A Hope Divided by Alyssa Cole

A Hope Divided by Alyssa ColeA Hope Divided by Alyssa Cole
Series: The Loyal League #2
Published by Kensington on November 28, 2017
Genres: Historical, Romance
Pages: 320
Format: eBook
Source: Library
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The Civil War has turned neighbor against neighbor--but for one scientist spy and her philosopher soldier, war could bind them together . . .

For three years of the War Between the States, Marlie Lynch has helped the cause in peace: with coded letters about anti-Rebel uprisings in her Carolina woods, tisanes and poultices for Union prisoners, and silent aid to fleeing slave and Freeman alike. Her formerly enslaved mother's traditions and the name of a white father she never knew have protected her--until the vicious Confederate Home Guard claims Marlie's home for their new base of operations in the guerilla war against Southern resistors of the Rebel cause.

Unbeknowst to those under her roof, escaped prisoner Ewan McCall is sheltering in her laboratory. Seemingly a quiet philosopher, Ewan has his own history with the cruel captain of the Home Guard, and a thoughtful but unbending strength Marlie finds irresistible.

When the revelation of a stunning family secret places Marlie's freedom on the line, she and Ewan have to run for their lives into the hostile Carolina night. Following the path of the Underground Railroad, they find themselves caught up in a vicious battle that could dash their hopes of love--and freedom--before they ever cross state lines.

Historical romance needs more diverse authors ASAP. Obviously I knew this before I read Alyssa Cole, but her series have really highlighted how much we miss out on by having so few diverse authors writing historical romance. There are a bunch of contemporary romances by diverse authors coming out this year (THRILLED), but I want that same wave to happen to historical romance. A Hope Divided has the same excellent features of An Extraordinary Union: strong, unique characters, powerful plotting, and a whole lot of knowledge dropping.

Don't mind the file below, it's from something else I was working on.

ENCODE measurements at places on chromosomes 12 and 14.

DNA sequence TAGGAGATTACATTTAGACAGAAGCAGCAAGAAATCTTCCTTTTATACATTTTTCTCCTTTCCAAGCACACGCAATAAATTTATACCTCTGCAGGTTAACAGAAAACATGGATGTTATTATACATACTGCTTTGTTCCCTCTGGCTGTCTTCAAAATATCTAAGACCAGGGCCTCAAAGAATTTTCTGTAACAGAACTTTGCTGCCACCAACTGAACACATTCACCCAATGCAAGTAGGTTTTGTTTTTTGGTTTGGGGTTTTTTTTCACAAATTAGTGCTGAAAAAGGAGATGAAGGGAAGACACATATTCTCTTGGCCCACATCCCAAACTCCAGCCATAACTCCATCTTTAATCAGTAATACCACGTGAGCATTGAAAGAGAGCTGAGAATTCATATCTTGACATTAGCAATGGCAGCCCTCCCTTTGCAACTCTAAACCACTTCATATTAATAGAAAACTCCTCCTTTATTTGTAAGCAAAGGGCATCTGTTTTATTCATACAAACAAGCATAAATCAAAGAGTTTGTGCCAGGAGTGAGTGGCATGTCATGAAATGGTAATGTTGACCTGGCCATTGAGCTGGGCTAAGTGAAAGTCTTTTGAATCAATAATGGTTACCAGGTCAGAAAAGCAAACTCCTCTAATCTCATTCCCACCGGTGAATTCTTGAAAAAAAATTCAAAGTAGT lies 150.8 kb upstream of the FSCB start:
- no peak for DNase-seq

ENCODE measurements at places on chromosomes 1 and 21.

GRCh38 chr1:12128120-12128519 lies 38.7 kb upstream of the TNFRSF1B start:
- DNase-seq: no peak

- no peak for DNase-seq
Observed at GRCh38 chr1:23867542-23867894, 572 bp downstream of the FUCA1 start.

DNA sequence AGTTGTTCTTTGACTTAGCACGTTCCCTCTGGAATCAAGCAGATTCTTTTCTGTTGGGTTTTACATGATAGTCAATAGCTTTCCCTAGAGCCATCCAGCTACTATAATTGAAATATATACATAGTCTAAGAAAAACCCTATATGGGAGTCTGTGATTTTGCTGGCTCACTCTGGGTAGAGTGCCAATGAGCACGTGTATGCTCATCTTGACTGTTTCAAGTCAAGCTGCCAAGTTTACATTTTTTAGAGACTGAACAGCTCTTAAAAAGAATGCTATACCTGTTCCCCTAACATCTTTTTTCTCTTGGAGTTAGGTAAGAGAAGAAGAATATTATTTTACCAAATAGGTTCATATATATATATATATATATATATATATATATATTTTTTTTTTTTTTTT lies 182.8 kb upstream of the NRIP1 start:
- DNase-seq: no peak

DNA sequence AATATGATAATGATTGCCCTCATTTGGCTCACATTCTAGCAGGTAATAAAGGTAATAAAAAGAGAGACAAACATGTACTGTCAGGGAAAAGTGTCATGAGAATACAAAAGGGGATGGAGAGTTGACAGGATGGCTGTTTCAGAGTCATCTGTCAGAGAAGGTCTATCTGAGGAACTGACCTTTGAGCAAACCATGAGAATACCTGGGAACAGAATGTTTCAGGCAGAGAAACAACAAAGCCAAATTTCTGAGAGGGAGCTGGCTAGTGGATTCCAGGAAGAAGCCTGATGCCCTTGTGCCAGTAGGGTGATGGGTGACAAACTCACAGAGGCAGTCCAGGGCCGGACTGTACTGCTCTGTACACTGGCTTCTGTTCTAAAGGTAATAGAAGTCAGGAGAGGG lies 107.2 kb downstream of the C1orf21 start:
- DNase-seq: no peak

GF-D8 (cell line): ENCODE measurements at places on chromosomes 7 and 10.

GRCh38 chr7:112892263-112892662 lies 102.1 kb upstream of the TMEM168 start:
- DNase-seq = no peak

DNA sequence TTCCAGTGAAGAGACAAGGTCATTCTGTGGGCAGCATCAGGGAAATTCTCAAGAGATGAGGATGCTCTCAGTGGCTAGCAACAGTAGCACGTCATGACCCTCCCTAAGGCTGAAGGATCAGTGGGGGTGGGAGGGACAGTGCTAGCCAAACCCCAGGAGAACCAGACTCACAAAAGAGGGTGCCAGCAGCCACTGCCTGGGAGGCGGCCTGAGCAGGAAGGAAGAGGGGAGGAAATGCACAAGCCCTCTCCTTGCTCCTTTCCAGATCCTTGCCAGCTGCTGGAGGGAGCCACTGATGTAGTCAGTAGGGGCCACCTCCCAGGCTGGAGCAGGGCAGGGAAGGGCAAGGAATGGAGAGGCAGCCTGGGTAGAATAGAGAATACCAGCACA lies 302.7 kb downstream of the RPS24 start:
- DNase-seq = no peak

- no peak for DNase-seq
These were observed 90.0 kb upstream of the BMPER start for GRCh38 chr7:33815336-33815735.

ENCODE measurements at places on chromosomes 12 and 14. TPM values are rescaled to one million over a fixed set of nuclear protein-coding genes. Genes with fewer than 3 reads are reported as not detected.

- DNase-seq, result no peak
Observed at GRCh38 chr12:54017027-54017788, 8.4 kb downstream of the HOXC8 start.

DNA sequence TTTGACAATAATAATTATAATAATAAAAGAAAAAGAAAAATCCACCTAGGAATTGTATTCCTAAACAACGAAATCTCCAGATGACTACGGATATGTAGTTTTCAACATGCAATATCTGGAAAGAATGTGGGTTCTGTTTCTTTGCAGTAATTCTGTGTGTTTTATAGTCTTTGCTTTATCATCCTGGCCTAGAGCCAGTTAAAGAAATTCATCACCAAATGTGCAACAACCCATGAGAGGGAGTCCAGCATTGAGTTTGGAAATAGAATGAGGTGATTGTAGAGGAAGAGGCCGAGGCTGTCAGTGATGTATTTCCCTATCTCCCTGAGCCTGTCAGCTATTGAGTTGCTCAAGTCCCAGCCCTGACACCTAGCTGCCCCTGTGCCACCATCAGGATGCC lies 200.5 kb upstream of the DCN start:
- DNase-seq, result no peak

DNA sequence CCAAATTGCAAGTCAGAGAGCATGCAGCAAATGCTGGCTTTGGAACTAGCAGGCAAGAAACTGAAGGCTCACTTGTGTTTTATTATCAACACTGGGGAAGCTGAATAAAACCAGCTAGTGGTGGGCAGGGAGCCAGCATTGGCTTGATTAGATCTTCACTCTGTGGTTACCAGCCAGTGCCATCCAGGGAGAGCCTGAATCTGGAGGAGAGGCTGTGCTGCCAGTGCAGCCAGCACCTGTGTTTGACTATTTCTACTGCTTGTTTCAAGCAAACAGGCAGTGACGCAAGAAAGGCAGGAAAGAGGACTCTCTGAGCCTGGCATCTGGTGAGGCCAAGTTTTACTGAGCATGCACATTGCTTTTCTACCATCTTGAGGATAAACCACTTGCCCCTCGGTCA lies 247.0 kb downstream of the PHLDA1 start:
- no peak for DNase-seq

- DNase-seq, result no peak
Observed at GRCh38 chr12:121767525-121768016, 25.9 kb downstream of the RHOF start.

In general, people dismiss romance novels for being silly wish fulfillment. Obviously, I disagree with this for a host of reasons, (beginning with 1) what’s wrong with silly? and 2) what’s wrong with wish fulfillment?) but it’s also not true that the romance genre can’t also be about real things. Yes, the romance takes center stage, but, if the characters are well-developed, they have issues they are overcoming and painful life lessons to learn. At heart, most novels are about an emotional journey in one or more characters, which romances do very openly and proudly.

The sidebar rant is because, if you think you can’t learn something from a romance novel, The Loyal League series would show you that you’re wrong. There’s so much that’s sadly still relevant in these books, and Cole has a serious gift for showing the ways that different experiences shape people and truly change ways of thinking. She excels at the privilege check, and the way she does it is a thing of beauty.

On top of that, these books are about spies! That’s obviously fun and adventurous, though, actually, I’ve read some regency spy novels that really went light on the espionage in a way that these do not. What I especially love about The Loyal League is that Cole depicts different aspects of espionage. In book one, Elle and Malcolm were the more traditional sort of spy a reader might expect: undercover and collecting information to pass to the government. In this book, though Marlie and Ewan are both spies, they’re not that same kind. Marlie uses her privileged position to pass along anything she hears to The Loyal League, and she and her white half-sister Sarah also use their estate as a stop on the underground railroad. Ewan, on the other hand, works as a torturer for intelligence, to get crucial details out of important captured men.